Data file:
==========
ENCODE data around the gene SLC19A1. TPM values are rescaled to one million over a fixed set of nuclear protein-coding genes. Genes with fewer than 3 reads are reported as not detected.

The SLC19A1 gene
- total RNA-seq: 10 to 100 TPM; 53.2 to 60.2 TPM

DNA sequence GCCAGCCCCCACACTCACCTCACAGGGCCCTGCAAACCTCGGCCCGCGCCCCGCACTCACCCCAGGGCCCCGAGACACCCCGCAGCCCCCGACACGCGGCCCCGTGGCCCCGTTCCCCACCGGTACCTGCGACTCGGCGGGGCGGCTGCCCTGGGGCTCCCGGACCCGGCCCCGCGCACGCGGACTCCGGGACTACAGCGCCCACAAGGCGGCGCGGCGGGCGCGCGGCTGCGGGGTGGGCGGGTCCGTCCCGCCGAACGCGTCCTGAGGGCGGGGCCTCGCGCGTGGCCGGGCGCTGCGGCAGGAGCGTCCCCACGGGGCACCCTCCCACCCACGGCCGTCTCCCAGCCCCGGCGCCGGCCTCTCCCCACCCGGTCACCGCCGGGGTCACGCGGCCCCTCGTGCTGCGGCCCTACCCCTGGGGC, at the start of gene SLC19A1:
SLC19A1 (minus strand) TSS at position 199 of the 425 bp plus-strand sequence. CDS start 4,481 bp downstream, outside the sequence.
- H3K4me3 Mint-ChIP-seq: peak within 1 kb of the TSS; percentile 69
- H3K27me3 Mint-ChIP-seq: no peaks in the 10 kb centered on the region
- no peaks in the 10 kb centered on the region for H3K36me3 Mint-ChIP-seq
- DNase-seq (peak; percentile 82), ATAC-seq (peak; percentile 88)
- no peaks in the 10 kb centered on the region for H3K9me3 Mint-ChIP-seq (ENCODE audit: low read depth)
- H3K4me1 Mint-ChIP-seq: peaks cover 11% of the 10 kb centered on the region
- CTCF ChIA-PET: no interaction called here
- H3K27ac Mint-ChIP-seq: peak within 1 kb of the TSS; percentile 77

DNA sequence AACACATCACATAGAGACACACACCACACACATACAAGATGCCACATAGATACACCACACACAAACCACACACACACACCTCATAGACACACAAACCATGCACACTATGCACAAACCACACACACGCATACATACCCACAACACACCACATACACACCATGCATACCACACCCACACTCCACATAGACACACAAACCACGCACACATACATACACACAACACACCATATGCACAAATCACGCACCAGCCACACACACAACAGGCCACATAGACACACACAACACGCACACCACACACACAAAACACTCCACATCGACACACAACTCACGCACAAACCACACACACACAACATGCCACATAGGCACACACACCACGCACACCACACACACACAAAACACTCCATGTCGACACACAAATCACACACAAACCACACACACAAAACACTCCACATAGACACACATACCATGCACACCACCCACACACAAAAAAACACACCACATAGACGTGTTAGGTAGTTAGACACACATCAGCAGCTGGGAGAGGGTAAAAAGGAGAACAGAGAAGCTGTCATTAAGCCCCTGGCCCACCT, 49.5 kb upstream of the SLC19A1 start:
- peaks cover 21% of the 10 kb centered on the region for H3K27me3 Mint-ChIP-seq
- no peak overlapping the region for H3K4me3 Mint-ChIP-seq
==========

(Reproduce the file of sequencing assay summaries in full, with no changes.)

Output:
ENCODE data around the gene SLC19A1. TPM values are rescaled to one million over a fixed set of nuclear protein-coding genes. Genes with fewer than 3 reads are reported as not detected.

The SLC19A1 gene
- total RNA-seq: 10 to 100 TPM; 53.2 to 60.2 TPM

DNA sequence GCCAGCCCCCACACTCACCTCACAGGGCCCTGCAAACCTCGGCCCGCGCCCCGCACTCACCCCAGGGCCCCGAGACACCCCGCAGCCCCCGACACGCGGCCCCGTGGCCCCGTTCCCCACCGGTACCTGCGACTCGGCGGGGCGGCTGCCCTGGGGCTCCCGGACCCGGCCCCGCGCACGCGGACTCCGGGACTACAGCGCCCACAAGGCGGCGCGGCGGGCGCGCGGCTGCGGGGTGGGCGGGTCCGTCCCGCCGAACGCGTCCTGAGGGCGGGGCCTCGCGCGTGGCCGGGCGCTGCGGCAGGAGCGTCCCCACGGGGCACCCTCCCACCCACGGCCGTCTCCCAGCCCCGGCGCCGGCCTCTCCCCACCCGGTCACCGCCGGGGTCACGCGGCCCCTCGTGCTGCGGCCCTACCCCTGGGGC, at the start of gene SLC19A1:
SLC19A1 (minus strand) TSS at position 199 of the 425 bp plus-strand sequence. CDS start 4,481 bp downstream, outside the sequence.
- H3K4me3 Mint-ChIP-seq: peak within 1 kb of the TSS; percentile 69
- H3K27me3 Mint-ChIP-seq: no peaks in the 10 kb centered on the region
- no peaks in the 10 kb centered on the region for H3K36me3 Mint-ChIP-seq
- DNase-seq (peak; percentile 82), ATAC-seq (peak; percentile 88)
- no peaks in the 10 kb centered on the region for H3K9me3 Mint-ChIP-seq (ENCODE audit: low read depth)
- H3K4me1 Mint-ChIP-seq: peaks cover 11% of the 10 kb centered on the region
- CTCF ChIA-PET: no interaction called here
- H3K27ac Mint-ChIP-seq: peak within 1 kb of the TSS; percentile 77

DNA sequence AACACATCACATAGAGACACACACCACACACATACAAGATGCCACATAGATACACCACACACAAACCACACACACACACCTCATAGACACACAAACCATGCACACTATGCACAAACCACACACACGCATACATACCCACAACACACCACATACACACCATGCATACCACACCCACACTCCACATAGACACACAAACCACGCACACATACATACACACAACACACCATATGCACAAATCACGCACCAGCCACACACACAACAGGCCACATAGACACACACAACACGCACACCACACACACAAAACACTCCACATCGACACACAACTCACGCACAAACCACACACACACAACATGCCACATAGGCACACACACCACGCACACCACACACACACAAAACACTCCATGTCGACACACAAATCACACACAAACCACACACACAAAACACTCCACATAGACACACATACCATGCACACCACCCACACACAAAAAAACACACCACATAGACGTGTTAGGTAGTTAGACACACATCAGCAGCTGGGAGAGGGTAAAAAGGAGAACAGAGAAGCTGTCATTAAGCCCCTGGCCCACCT, 49.5 kb upstream of the SLC19A1 start:
- peaks cover 21% of the 10 kb centered on the region for H3K27me3 Mint-ChIP-seq
- no peak overlapping the region for H3K4me3 Mint-ChIP-seq